Flavourful and aromatic, masala chai has a staunch following around the world.
If you think Indians take their kaapi very seriously, you should know that masala chai too has a room of its own in their heart. So much so that families have their own recipes and traditions when it comes to masala chai.
While this beverage is perfect for the winters, it is a common presence in many households throughout the year.
What is Masala Chai?
Also called spiced tea in other parts of the world, masala chai is nothing but black tea (usually from Assam) brewed with milk, sweetener, and herbs & spices.
It is a beverage that originated in India. Legends say that masala chai came to be during the reign of a monarch several thousand years ago when it was created as an Ayurvedic blend. It’s prized for its medicinal properties, and healers in court would often brew it for the royal family.
There’s no hard and fast rule about what spices must be added to make masala chai. People tend to follow a recipe that suits their tastes.
Some of the most common additions to the chai are cardamom, ginger, cinnamon, and bay leaves. But you’ll also find masala chai with cloves, peppercorns, and star anise.
You can either make a tea blend at home from scratch or if you prefer, try out the products that are available in the market. These pre-made masala chai packs have different combinations of spices, so you’ll surely find something that you'd like.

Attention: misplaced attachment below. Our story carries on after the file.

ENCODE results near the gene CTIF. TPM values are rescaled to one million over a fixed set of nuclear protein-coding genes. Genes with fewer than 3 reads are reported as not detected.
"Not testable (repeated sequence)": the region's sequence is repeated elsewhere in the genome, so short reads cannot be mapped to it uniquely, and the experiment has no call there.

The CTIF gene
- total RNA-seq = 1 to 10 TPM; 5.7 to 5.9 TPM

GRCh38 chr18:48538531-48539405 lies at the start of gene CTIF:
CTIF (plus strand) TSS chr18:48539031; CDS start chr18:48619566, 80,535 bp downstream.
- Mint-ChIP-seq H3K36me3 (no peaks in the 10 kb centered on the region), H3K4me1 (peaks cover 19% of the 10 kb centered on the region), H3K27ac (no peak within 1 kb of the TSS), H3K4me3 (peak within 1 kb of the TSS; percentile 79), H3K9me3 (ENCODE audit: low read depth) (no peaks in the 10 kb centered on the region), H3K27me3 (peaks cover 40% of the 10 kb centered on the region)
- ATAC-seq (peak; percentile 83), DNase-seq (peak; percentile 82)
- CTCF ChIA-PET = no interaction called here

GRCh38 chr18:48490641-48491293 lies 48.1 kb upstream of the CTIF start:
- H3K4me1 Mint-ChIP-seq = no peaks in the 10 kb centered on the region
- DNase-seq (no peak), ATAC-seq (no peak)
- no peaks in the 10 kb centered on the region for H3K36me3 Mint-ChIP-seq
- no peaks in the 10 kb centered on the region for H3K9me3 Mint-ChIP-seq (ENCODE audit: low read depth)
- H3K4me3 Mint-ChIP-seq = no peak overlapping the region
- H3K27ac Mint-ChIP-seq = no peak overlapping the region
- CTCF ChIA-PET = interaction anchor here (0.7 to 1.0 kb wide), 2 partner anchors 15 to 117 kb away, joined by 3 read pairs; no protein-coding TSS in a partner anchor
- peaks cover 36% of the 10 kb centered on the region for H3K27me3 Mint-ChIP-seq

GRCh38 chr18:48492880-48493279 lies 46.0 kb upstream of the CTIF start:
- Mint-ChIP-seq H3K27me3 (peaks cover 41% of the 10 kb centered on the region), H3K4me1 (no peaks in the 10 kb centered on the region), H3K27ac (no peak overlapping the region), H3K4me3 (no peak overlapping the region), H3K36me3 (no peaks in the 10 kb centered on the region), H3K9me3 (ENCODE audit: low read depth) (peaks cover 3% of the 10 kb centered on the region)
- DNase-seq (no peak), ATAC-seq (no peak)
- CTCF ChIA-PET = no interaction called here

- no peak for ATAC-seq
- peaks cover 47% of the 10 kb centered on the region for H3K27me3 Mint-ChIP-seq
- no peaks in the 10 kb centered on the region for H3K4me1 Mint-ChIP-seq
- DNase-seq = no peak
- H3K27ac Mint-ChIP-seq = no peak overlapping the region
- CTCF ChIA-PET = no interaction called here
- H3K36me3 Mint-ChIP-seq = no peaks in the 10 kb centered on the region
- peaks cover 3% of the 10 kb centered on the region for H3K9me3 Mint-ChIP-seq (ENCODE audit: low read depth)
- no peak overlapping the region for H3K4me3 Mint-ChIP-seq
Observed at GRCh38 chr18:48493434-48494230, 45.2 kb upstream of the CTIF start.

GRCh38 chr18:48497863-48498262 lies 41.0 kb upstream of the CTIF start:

How masala chai is different from karak chai is that karak chai refers to black tea that is brewed to be extra strong with an additional dose of tea leaves. It doesn’t necessarily have as many spices in it as masala chai does.
However, some karak teas are made just like masala chai with many spices to give it that extra punch.
Benefits of Masala Chai
Masala chai is known to have several health benefits. This is largely because of the spices and herbs in it, which have their own healing properties.
Firstly, the cinnamon and clove in it boost immunity. Both these ingredients help strengthen your defences against infections, making them some of the best staple items that you must have in your pantry.
Secondly, masala chai energises you. Black teas have a significant percentage of caffeine, which can give you the right boost of energy during low energy spells in the day.
That said, be careful of how much masala chai you consume in a small period of time, especially if certain spices or the caffeine in it affects your well-being.
The antioxidant and anti-inflammatory properties of masala chai aid in lowering impurities in your body. They also reduce inflammation and help with maintaining cholesterol levels. Many people swear by the soothing effects that masala chai has when you have nasal congestion or a cold.
While the authentic recipe calls for adding milk and some sweetener to it, if you are searching for a healthier version of masala chai, there’s no reason you can’t drink it without milk.
Such a version of masala chai is not just packed with nutrition but also is low in calories and has very little fat quotient in it.
In several countries, masala chai is often served as a cold brew. This may be considerably different from the original drink but it does appeal to different people.
If you’ve been intending to try out masala chai, take a look at some of the rich tea blends available at our online store, each of which has a distinct composition of Indian spices.
Let us know what your magic recipe is for the perfect masala chai!